BWW Review: HAND TO GOD at Dezart Performs
Hand To God
at Dezart Performs
In the hands of Director Michael Shaw, grief has never been funnier.
Set in a church basement (which is in and of itself hilarious, given the plot) Robert Askins' Obie Award-winning Hand To God isn't preachy, it's just the opposite; it's rip-roaring, devilish fun that's non-stop laughs. Did I mention puppets? Yeah, there's puppets. But before we get into that, let's talk about the set.
Thomas L. Valach has consistently given us eye-candy throughout the seasons, and this is no exception. With the assistance of Cecilia Orosco's terrific props, Valach's set is Romper Room for Jesus. The colorful room has a giant teddy bear, and is otherwise slathered in cheerful God and Jesus posters, as well as a small puppet theater in the corner with the words "Christ Ka Teers" written on the top; the bright red satin skirt below is embossed with a gold cross. Theater-goers should meticulously drink in all of that glory to God before the second act because everything, literally, goes to hell, including the set pieces. It is brilliantly realized and as much a character in the play as the actors and the puppets.
The setup: Margery (Yo Younger) has talked Pastor Greg (Roy Abramsohn) into letting her teach a hand-puppet class (the afore-mentioned Christ Ka Teers) in the basement of their church. She's six-months widowed, and this is her effort to get her son, Jason (Eddie Vona) and herself out of their home, and away from their grief. Also in the class are Jessica (Brenna Williams) who is about Jason's age, and Timothy (Danny Gomez) an older teen and a disrupter who says he's only here because he has nowhere else to go. Jessica and Timothy spar on the regular, and while Margery tries to stop the madness, Tyrone and Jason perform "Yes, Jesus Loves Me."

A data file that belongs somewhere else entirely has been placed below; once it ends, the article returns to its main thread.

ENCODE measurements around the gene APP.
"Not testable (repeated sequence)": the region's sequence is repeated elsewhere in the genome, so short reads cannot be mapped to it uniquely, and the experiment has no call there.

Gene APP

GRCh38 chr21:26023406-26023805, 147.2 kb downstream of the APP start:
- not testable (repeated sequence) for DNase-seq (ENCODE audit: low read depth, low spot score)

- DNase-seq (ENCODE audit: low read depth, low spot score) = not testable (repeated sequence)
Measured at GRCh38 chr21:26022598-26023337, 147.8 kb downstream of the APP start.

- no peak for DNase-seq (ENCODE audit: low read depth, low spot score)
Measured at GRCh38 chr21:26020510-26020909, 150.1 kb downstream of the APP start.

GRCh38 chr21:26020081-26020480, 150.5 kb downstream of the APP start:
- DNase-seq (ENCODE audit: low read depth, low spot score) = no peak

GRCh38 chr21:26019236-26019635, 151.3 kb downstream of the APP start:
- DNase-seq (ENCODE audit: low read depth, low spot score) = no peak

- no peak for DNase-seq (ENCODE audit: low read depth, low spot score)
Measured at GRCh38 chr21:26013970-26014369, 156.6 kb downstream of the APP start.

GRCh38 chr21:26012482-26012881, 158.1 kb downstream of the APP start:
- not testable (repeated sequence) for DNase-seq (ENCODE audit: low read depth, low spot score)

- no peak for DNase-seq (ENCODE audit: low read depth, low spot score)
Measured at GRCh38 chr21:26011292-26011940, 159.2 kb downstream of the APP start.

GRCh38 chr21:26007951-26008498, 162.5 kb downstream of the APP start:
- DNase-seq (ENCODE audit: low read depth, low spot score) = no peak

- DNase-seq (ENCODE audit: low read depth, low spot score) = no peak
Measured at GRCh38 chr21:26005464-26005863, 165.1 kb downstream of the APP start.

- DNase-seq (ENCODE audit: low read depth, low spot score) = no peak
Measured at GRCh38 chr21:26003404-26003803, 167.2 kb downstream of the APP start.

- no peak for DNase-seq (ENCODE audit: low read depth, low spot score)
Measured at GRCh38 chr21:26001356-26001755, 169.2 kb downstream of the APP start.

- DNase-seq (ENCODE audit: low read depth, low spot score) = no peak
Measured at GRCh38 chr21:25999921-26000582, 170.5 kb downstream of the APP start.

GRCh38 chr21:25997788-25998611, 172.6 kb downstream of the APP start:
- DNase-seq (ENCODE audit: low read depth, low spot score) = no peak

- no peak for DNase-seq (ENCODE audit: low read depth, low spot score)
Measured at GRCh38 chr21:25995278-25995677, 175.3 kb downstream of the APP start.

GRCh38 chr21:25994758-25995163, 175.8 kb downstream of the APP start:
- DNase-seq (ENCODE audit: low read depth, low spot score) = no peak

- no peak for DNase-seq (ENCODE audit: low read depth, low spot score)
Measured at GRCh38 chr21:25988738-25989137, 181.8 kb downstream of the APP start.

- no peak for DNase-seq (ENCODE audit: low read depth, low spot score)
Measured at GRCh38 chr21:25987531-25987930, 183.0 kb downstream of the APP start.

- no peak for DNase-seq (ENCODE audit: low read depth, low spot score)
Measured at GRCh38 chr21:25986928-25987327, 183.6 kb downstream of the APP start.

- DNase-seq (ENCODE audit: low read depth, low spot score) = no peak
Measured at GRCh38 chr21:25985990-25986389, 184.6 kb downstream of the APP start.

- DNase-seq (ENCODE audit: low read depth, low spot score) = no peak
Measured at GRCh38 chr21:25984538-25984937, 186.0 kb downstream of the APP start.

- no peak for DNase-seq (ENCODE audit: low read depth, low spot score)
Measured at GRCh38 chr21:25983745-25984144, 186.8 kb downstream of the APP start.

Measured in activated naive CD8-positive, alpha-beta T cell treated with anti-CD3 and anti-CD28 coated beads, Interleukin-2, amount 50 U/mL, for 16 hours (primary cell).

There are some wonderful and explosive moments in the wake of Jessica, Jason and Tyrone being banished outside so Margery can deal with Timothy; I won't ruin it.
What I will tell you is that, outside, Jessica is encouraging Jason to show her more of what he and Tyrone can do as a puppeteer. Jason and Tyrone do a quick "Who's on First" that makes Jessica laugh. But Jason thinks she's laughing at him, and that's when Tyrone takes on a life of his own. He pushes Jessica away by saying awful things to her, and she runs away as a stunned Jason rips the puppet off his hand.
But Tyrone is a bunny-boiler, he will NOT be ignored, and Jason wakes to find a very changed puppet attached to his arm again. And that's when things go merrily along the way to demonic possession, exorcism, and straight to comedy-gold hell.
Let's talk about Yo Younger's Marjory. Marjory's well-put together look, calm demeanor, and cheerful face are just an illusion. Inside she is wracked with pain and confusion. And when things get decidedly darker for her, she eventually gives in with madcap, over-the-top abandon. When she's not delicately trying to avoid the pastor's advances, she's revealing another side we didn't see coming, and then reverts back again. Younger's performance is complex and fraught with real emotion not to mention balls-out physical comedy chops. There are a great deal of layers to this character, and Younger shows us all of them. While I haven't seen all of Younger's performances (she's very much in demand as an actress) her turn as Margery is now my personal favorite.